Monday, 23 September 2019

Holland Track – Day 2

Not much progress today.  We only completed 30 kilometres as the track was very slow going.  You may have noticed in some of yesterday’s photos that the flora was very green.  This part of the track is relatively close to the southern wheat belt and the area recently experienced spring rainfall.  Consequently the deeper ruts in the track were mud holes; some quite deep!


This portion of the track was heavily corrugated sand with vehicle high vegetation.  Despite it being sand there were still mud holes


The ‘boy racers’ love driving into these mud holes in their high lift 4WD with oversized mud tyres.  This just churns up the bottom of the hole making it deeper.  Being old f@rts we’re risk averse attempting to go around the deeper holes using the ‘chicken tracks’ (detours)



Some technically challenging spots as we manoeuvred around the deeper holes.  It’s not just the deep ruts and holes that are a risk.  Exposed hardwood roots adjacent to the track are quite capable of puncturing a tyre. 


At this large mud hole both adjacent chicken tracks had also been turned into mud holes requiring us to cross the mud holes laterally.

Endless kilometres of relatively flat terrain.  Initially I thought the hill in the distance might be Mount Holland and then realised it was too close.


Speed was frequently reduced to a crawl.  I left the Isuzu in 2nd gear and took my foot off the accelerator allowing it to tick along with the engine idling.

We got through another mud hole when Bob had an incident with the sand flag when it caught in an overhead tree 



The shaft snapped at the metal mounting bracket


Some duct tape fixed that and we continued on to the Mallee  Fowl nest.  For 10 months of the year the male Mallee Fowl tends the nest which consists of a large mound made from sticks, leaves, plants and sand.  The decomposing vegetation heats the nest incubating the eggs.  The Mallee fowl has a long tongue sensitive to temperature which he uses to maintain a constant temperature in the nest by adding or removing vegetation.  When the chicks hatch they scratch their way to the surface and are left to fend for themselves.  It appears Mrs Mallee fowl has the easiest job!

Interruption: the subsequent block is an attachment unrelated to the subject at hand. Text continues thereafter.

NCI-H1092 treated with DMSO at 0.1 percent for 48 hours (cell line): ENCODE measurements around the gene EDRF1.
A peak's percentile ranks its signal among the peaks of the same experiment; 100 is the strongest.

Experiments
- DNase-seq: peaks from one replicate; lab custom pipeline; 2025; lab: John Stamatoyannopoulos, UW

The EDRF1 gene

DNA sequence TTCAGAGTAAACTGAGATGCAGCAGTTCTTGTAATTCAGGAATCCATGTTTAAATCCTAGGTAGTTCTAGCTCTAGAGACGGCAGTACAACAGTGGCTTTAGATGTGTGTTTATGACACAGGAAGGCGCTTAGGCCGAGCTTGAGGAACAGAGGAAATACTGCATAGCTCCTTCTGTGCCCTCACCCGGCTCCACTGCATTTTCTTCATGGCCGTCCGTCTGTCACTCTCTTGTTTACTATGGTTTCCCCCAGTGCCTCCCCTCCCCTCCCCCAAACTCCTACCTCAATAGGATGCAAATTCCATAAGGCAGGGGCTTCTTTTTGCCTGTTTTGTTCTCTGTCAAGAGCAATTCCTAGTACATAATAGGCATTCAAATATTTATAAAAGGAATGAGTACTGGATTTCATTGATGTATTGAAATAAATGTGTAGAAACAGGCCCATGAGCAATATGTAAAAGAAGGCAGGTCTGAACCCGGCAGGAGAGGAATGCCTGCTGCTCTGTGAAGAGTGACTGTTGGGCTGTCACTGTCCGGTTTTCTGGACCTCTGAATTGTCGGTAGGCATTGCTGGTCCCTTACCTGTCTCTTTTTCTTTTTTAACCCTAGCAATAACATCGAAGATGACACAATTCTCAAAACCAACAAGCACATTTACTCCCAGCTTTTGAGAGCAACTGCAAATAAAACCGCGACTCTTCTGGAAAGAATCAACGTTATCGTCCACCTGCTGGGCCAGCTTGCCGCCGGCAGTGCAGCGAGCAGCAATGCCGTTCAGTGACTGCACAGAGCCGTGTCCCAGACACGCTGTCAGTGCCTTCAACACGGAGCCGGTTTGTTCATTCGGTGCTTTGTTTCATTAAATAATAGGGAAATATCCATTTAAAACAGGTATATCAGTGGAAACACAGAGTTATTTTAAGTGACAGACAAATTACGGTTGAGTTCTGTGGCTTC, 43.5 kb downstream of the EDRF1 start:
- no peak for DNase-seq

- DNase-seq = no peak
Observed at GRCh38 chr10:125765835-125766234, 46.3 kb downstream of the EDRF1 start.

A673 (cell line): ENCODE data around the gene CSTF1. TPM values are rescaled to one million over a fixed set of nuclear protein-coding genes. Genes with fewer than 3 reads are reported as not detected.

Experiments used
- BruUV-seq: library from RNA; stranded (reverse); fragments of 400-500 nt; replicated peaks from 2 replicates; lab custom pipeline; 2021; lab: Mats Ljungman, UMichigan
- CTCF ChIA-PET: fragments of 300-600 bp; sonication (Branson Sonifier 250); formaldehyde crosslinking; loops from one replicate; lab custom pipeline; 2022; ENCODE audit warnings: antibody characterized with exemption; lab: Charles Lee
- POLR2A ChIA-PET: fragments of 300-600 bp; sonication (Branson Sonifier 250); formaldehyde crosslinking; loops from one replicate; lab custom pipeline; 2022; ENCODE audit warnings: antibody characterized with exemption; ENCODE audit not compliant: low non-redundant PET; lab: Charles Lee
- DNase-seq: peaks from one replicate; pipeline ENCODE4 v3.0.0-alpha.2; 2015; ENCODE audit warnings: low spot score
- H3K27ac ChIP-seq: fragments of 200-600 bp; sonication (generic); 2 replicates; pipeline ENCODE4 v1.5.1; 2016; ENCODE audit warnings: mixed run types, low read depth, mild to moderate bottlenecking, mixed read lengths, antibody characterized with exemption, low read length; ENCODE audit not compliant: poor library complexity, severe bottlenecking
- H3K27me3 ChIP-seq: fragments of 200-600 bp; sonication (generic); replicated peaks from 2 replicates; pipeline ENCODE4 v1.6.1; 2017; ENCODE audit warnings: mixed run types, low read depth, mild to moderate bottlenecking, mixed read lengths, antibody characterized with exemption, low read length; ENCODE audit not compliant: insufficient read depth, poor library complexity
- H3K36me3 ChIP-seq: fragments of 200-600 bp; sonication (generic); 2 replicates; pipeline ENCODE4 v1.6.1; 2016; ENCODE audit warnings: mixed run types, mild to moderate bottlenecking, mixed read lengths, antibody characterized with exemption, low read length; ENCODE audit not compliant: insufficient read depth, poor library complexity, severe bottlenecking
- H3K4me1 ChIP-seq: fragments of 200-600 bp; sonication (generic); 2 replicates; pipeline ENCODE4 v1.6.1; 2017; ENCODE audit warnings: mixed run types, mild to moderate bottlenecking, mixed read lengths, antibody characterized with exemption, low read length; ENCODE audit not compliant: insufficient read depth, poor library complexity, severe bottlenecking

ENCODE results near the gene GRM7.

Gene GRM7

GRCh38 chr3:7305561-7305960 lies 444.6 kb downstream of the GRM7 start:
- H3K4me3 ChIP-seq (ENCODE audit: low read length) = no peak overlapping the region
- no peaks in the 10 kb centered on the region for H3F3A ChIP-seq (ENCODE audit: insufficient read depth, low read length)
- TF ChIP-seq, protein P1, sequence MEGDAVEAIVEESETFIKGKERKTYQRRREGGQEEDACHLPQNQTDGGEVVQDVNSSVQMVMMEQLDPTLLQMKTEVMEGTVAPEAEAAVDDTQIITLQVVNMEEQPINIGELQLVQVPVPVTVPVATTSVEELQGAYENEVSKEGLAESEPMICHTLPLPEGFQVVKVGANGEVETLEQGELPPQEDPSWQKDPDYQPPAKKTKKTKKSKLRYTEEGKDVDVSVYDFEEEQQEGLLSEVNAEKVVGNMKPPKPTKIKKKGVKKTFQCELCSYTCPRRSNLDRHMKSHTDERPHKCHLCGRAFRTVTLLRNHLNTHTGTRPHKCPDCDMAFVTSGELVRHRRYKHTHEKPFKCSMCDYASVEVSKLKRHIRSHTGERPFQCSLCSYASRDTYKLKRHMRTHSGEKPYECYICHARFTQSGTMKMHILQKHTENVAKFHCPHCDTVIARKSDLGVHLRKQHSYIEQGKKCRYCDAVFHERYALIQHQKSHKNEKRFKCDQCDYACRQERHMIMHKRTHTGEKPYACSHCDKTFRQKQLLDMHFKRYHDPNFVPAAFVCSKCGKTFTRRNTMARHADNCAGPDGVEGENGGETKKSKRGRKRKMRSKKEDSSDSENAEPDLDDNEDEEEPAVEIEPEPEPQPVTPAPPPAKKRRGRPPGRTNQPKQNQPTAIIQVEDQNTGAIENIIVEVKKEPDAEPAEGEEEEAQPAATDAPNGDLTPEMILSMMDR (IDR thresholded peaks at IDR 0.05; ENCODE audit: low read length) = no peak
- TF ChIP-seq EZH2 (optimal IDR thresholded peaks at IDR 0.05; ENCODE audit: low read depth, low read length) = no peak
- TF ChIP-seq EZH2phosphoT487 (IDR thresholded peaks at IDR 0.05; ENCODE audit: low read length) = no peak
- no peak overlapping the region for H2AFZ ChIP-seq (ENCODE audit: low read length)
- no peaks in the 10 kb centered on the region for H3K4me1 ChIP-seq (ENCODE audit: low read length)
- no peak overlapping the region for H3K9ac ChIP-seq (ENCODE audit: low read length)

About an hour later we started to receive radio chatter on Channel 28.  A 4WD ahead had broken down and was looking for assistance.  We reached their location around 1pm to find two vehicles that had been travelling south in convoy.  The Jeep had a ‘dicky’ battery and the 82 year old driver had made the mistake of turning the engine off.  There was insufficient power from the 2nd vehicles battery to jump start it.

Bob and Ken manoeuvred their Isuzu into position and by connecting a second set of jumper leads from their battery to the Jeep they were able to get the Jeep engine going. 


What was surprising was the Jeep owner knew he had a potentially defective battery and yet still attempted the trip.  Hopefully they made it to the end of the track before dark and then on to Hyden where they could probably buy a replacement battery.

We continued north east aiming to reach mount Holland.  The terrain continually changed from sand to red ochre and granite.  The flora also changed between low scrub, moderately high native bushes and even higher sheoaks, wattles and gum trees.



Mount Holland was reached around 3pm.  It’s more of a minor hill than a mountain.  But then a small hill stands out when everything surrounding it is very flat.  Ken and I walked to the top only to find there was a vehicle track to the top from the other side


There is a good camping ground with plenty of firewood at the base of the hill where we set up camp for the night.


I decided to cook a pork roast in the camp oven and successfully managed to convert the meat to carbon.  A lesson learned, but at least the baked spuds and corn on the cob were OK.


Catherine we are paying $1.37.9 a litre for diesel in Perth.

1 comment :

Marilyn, nb Waka Huia said...

About the only thing I can ask is 'Why would you? i.e. why would you do any of this trip?'Looks nuts rto me!
Cheers, M